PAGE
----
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Making Waves

Dr. Greg Skomal of the Massachusetts Division of Marine Fisheries tags a great white

Dr. Greg Skomal of the Massachusetts Division of Marine Fisheries places an acoustic tag on a white shark off the coast of Chatham. Photo courtesy of the Atlantic White Shark Conservancy

 

The Atlantic White Shark Conservancy aims to build awareness of a misunderstood species

As Cape Cod’s most notorious summer resident, the return of white sharks to the Cape heralds the beginning of a fruitful research season for the Massachusetts Division of Marine Fisheries (DMF), in partnership with the Atlantic White Shark Conservancy (AWSC) of Chatham. Returning in greater numbers each year, great whites are more prevalent than ever on the Cape, and the AWSC is committed to fronting novel research in the field while combating the negative perception of sharks on shore.

The Atlantic White Shark Conservancy emerged as a nonprofit in 2012, as the Massachusetts DMF was lacking sufficient funding for white shark research. Cynthia Wigren, founder of AWSC, states that she started the conservancy after discovering that white shark research off the coast of Cape Cod depended upon outside funding. “There was no way for people to make a tax deductible donation to help fund the research,” says Wigren, and thus, the conservancy offers financial support for research that continues to impact public safety and a greater understanding of the species. March of 2016 brought the merger of AWSC and the Chatham Shark Center public outreach facility, creating a powerful hybrid that continues to bring contemporary research into the public sphere.

The Chatham Shark Center is bringing visitors face-to-face with perhaps the most prominently misunderstood animal in our ecosystem, and stimulating a conversation that challenges the outdated perception that criminalizes sharks. The center’s interactive displays expose visitors to peaceful shark encounters and place a focus on the science of sharks as well as conservation.

“Our main goal was to figure out how to use research to improve the safety of both humans and sharks,” says Education Director Marianne Long. “It’s somewhat of a learning curve for people accustomed to seeing ‘Save the Whale’ initiatives, or pandas as the face of conservation. With the conservancy’s public outreach program, we’re communicating that sharks are essential to our ecosystems and trying to eliminate the negative connotations.”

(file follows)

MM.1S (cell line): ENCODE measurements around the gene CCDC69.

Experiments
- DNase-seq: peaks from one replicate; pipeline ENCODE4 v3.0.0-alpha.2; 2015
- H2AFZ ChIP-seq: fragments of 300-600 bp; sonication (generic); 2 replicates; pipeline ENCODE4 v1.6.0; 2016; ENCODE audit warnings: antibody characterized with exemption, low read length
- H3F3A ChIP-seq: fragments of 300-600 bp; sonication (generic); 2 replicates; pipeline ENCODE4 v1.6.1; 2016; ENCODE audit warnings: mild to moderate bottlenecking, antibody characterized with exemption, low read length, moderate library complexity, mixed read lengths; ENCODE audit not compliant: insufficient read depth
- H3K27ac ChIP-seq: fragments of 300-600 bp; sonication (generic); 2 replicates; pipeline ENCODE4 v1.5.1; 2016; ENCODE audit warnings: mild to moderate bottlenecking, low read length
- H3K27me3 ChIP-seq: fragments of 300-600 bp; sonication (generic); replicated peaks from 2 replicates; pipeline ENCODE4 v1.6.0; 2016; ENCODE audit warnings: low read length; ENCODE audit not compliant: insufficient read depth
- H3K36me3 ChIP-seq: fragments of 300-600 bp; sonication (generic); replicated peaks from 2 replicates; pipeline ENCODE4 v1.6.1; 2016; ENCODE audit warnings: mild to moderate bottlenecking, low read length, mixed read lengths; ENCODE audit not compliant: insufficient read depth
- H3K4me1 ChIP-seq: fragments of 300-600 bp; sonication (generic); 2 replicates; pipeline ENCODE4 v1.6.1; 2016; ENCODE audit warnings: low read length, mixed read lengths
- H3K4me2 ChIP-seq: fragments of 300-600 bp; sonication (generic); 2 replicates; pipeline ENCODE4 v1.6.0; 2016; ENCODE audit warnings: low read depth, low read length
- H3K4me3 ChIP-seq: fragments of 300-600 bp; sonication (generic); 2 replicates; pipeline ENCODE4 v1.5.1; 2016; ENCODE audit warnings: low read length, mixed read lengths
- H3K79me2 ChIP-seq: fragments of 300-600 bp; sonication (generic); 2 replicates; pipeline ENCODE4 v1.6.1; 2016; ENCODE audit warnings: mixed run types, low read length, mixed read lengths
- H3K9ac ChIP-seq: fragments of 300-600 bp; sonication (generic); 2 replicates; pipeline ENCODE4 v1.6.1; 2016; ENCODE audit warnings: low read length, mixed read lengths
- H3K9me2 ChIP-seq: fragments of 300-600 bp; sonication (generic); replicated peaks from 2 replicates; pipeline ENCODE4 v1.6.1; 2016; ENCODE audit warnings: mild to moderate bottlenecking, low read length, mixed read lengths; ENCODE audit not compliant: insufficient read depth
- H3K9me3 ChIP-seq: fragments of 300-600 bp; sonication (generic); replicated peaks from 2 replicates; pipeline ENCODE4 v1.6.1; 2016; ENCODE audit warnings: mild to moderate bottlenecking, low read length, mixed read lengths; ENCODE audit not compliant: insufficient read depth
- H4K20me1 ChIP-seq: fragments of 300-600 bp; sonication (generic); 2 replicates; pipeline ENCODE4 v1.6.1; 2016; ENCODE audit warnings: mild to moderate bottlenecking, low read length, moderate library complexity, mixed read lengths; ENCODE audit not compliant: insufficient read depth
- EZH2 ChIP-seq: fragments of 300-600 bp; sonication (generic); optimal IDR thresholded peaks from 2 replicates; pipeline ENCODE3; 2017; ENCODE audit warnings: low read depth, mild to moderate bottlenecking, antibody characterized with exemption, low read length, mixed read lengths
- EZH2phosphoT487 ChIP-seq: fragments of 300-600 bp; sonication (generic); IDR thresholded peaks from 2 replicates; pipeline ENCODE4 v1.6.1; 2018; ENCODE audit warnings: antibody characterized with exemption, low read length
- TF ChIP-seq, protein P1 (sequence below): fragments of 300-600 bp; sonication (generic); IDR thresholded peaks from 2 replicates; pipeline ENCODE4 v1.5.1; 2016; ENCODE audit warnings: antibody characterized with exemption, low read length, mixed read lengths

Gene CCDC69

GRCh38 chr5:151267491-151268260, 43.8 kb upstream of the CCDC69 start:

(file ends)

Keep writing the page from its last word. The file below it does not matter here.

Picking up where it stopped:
AWSC is attracting the curiosity of a broad demographic that spans many ages and nationalities with tourism on the Cape. Long explains how AWSC and the public outreach sector is connecting with visitors and locals, encouraging the public to respect the elusive natives that share the Cape’s waters. She stresses that it is as important to teach the public about the prevalence of sharks as it is to make them aware of personal safety. “When we enter the ocean, we’re in their territory,” says Long. “It’s important for people to respect that, for our own safety and that of the sharks.”

Chatham Shark Center

A young visitor to the Chatham Shark Center gets up close and personal with an impressive set of great white shark teeth. Photo courtesy of the Atlantic White Shark Conservancy

To include the public in research efforts and help build awareness, AWSC launched “Sharktivity” in 2016. The app allows users to upload photos and GPS coordinates of white shark sightings along the Cape, as well as receive regular updates from research efforts. The information provided by the public is reviewed by the DMF for authenticity and is reported through the app. With thousands of downloads, the app serves as a conduit that merges science and the public—a citizen-science tool, as described by the AWSC team. This connection is truly what makes the conservancy special, according to Wigren. In the realm of shark-related nonprofits, AWSC is distinctive because it directly connects the public and emerging research.